[NOTE] The following material is from Wikipedia’s entry on Poincaré.
Summary: His method of thinking is well summarized as:
He neglected details and jumped from idea to idea, the facts gathered from each idea would then come together and solve the problem.) (Belliver, 1956)
Jules Henri Poincaré (April 29, 1854 – July 17, 1912) was one of France’s greatest mathematicians and theoretical physicists, and a philosopher of science.
Poincaré’s work habits have been compared to a bee flying from flower to flower. Poincaré was interested in the way his mind worked; he studied his habits and gave a talk about his observations in 1908 at the Institute of General Psychology in Paris. He linked his way of thinking to how he made several discoveries.
The mathematician Darboux claimed he was un intuitif (intuitive), arguing that this is demonstrated by the fact that he worked so often by visual representation.
He did not care about being rigorous and disliked logic.
He believed that logic was not a way to invent but a way to structure ideas and [believed] that logic limits ideas.
[This is a very important point. Structuring ideas, organizing information in (linear) logical ways is a something we seem to do before and after a different type of thinking process in order to “rationalize” or explain our process of thinking. The cognitive process in between (or weaving in and out) may be non-linear and complex and would probably not be very easy to understand if written down step by step – (it wouldn’t fit neatly into “logical” steps).
[Thinking purely through linear logic about specific variables is something any computer can do. I would like to think that Poincaré may have contributed a lot more to the cognitive process than linear thought.]
[He] Solved problems in his head, then commit the completed problem to paper. [lots of visualization and visual memory of internal processes]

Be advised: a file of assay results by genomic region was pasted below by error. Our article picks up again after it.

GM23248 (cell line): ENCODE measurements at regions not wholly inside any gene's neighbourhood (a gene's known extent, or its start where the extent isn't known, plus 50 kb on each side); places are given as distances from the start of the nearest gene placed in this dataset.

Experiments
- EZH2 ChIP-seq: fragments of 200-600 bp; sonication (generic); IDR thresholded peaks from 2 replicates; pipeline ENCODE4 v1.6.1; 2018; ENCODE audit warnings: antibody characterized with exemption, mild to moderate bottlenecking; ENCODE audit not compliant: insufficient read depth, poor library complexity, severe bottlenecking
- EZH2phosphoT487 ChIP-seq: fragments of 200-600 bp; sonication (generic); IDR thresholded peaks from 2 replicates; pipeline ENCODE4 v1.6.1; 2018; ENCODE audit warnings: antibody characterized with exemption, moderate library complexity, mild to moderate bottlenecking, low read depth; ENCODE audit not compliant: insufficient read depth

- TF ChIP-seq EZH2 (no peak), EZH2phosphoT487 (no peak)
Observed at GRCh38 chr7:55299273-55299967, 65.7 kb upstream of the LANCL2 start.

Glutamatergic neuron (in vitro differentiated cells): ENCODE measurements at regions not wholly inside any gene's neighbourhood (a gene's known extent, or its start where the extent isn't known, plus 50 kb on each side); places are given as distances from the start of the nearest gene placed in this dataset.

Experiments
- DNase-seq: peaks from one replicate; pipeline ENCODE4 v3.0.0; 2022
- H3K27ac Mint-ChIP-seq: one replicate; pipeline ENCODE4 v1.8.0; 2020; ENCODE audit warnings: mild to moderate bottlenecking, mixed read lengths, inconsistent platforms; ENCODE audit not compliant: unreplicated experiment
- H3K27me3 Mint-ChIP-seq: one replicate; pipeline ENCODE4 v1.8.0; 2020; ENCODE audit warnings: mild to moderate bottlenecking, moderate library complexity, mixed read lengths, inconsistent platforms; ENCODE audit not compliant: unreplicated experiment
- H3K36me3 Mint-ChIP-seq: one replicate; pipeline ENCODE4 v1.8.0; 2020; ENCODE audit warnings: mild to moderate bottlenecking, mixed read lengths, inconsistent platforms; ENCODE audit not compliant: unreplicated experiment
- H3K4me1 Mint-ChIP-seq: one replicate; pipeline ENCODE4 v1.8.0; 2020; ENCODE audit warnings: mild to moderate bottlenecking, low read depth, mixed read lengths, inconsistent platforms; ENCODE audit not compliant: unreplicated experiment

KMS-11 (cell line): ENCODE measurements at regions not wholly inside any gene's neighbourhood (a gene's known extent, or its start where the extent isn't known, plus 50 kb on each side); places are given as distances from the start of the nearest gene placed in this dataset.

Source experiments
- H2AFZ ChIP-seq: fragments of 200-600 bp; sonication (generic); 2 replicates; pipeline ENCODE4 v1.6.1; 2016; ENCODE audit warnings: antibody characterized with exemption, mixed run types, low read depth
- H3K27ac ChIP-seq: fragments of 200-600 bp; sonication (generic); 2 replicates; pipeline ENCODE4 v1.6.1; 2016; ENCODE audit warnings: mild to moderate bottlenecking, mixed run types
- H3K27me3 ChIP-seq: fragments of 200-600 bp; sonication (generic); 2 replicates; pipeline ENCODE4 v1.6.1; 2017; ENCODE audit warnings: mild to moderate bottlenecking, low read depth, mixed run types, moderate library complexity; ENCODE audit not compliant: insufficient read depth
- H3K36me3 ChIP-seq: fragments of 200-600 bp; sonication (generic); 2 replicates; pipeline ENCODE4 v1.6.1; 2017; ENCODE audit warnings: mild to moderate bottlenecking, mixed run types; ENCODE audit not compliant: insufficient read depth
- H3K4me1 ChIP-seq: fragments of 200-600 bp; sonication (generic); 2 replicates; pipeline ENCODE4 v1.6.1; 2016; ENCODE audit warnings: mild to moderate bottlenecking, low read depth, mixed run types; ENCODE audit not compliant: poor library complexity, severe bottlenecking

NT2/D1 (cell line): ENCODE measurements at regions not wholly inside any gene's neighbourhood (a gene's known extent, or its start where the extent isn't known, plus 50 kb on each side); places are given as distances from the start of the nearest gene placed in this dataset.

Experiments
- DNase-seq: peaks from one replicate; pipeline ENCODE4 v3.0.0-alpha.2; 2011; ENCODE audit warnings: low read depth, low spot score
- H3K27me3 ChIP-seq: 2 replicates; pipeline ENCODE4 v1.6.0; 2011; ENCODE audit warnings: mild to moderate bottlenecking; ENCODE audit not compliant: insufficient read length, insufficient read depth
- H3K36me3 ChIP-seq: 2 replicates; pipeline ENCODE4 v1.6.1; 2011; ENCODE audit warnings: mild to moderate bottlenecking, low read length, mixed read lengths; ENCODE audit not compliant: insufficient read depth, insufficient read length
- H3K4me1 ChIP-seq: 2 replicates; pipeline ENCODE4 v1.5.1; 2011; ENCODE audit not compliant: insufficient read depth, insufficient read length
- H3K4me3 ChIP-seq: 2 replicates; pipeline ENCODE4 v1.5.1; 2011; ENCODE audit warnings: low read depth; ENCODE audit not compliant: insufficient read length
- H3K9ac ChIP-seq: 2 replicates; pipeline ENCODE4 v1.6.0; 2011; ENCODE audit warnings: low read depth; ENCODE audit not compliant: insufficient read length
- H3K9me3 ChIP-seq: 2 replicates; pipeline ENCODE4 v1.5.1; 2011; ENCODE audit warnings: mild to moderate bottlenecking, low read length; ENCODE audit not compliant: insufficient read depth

He was ambidextrous and nearsighted. [whole brain thinker?]
He had an ability to visualise what he heard…
He never spent a long time on a problem since he believed that the subconscious would continue working on the problem while he consciously worked on another problem.
[A belief that may have triggered that part of his brain to work in the way he described]
In addition, Toulouse stated that most mathematicians worked from principles already established while Poincaré was the type that started from basic principle each time. (O’Connor et al., 2002)
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Henri Poincare: A Scientific Biography
“Henri Poincare (1854-1912) was not just one of the most inventive, versatile, and productive mathematicians of all time–he was also a leading physicist who almost won a Nobel Prize for physics and a prominent philosopher of science whose fresh and surprising essays are still in print a century later. The first in-depth and comprehensive look at his many accomplishments, Henri Poincar explores all the fields that Poincar touched, the debates sparked by his original investigations, and how his discoveries still contribute to society today. ”
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Wikipedia: “Henri Poincaré” >>
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